Wednesday, 13 January 2010

Flintloque Buildings Set part nine


The snow continues to fall, here in the Midlands. It is not quite as heavy as we had last week, but enough to mean that I will not be going out.

As most of my new projects are on hold (they are safely tucked away in the shed-at-the bottom-of-the-garden) - I thought that I would post a detailed Workbench Article on how I model Spanish style tile roof models. I will use as an example the tiled roof of the tower in the Flintloque Building Set.

Steps One to Three - Using cardboard (packaging from an Aldi Roast Pork dinner), I marked out a square just bigger than the size of the tower roof, 80mm x 80mm and then drew four triangles - one to each side (figure 1). I then built an internal strengthening support from the same card, that was 18mm high at the centre and slotted so it would slide together and fit on top of the main roof base (figure 2). I then folded up the four triangles and using superglue on the inside and newspaper and uPVA glue on the outside I was able to produce the correct shape (figure 3).

By using more newspaper, some card fillers and PVA glue I built up the middle of the roof so that the slope was not uniform, but curved upwards (like a pagoda shape). The layers of newspaper and PVA glue make this particular structure very strong.

Photo Three - The individual tiles are small coloured beads from HAMA, each bead is cut in half, length ways and then glued onto the roof profile with undiluted PVA glue, starting with the main diagonals and then building the rest of the roof from the bottom up.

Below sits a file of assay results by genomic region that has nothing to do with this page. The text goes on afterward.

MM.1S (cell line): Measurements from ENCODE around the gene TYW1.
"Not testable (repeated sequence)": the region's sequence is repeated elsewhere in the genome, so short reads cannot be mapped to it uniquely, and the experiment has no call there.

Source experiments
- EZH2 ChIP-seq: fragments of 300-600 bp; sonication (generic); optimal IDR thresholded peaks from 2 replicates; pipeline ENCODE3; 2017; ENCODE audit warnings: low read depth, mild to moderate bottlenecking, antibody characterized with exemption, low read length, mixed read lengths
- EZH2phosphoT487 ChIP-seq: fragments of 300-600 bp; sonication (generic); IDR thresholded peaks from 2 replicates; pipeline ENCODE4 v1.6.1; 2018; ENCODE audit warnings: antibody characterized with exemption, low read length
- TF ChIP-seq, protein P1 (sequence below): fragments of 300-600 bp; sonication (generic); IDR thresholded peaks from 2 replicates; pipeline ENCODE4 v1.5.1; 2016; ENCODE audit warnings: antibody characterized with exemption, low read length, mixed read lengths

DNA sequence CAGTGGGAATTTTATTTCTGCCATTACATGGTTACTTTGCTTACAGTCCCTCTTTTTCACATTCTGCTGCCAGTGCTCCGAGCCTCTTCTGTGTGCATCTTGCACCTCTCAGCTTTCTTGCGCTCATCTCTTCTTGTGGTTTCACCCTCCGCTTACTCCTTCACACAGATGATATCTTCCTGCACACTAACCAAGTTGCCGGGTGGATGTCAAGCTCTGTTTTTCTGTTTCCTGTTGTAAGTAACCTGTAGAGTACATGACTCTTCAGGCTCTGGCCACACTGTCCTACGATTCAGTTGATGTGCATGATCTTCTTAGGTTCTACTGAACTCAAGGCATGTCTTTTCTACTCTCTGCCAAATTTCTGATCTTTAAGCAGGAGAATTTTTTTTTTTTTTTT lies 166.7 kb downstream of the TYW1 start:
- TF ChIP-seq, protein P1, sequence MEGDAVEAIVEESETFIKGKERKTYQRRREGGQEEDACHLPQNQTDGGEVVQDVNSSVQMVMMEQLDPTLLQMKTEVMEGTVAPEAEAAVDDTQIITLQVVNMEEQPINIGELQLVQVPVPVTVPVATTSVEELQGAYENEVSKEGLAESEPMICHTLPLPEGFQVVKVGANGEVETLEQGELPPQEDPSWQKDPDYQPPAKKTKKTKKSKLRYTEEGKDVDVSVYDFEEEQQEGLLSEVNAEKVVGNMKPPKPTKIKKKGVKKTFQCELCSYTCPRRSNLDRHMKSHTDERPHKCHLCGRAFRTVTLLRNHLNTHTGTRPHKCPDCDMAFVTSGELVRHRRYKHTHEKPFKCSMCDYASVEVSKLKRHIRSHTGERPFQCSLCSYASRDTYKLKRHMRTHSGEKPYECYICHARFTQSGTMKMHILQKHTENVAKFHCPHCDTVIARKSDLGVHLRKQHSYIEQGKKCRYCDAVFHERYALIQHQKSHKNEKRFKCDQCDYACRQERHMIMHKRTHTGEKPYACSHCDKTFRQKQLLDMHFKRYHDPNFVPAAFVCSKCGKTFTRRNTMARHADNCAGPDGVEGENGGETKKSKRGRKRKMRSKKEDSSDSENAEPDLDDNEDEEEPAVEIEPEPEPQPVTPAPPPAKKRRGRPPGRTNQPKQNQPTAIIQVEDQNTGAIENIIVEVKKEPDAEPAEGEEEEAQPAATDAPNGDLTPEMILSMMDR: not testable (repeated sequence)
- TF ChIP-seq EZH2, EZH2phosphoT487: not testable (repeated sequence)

Photo Four - The roof about halfway through. Please note that the beads I am using are second-hand and have already been used to produce a plain resin, roof section 'blank', rather than throw them away after the master was taken out of the rubber, I am re-using the cut beads. In terms of time spent - there is not a great deal of difference between re-using old and cutting new beads as the old beads still needed to be cleaned up prior to use.

At this point I have superglued the cardboard former to a base of 3mm plastic card, the over-sized plastic card was glue to the base of the roof section, then cut and later sanded flush. A 6mm fillet will be glued to the bottom of this plastic card base and this will fit into the top of the tower.

Photo Five - Three of the four sections finished. Note the newspaper on the plain roof section.

Photo Six - The roof section now covered with Hama beads.

Photo Seven - As above.

Photo Eight - After a second coat of PVA glue is dry, I cover the whole roof with a mixture of ready-mixed filler (Polyfila), some PVA glue and a sprinkling of fine sand. I use an old brush and a stippling action to add texture to the otherwise plain plastic beads.

Photo Nine - As above.

Photo Ten - The next step is to use DAS modelling clay to fill any gaps and add some 'mortar' to the tiles and the roof top.

Photo Eleven - The DAS added. I use a spear-headed dental tool to push the DAS into the small gaps and later smooth the joins with a paintbrush dipped in water.

Photo Twelve - As above.

There is still some modelling work to be completed on this roof, I like to fill most of the beads or the rubber moulding compound is very difficult to remove from the master. In addition I may add even more filler-glue-sand mix to the tiles before having the roof cast.

This process takes quite some time, which is why I first produced a plain 'blank' and had this cast up for larger, plain roof sections (see earlier posts). For 'fiddly' roof sections such as this tower, the plain resin blanks would be too wasteful and (more than likely) take longer to produce than gluing the individual tiles.

I would expect to be adding doors and window frames over the next couple of days, then a bit of detailing or adding 'clutter' before taking it to be first moulded and then cast.

Should you have any question - you know where I am.

Tony

1 comment:

military-history-books said...

Great use of those little pellets for the roof.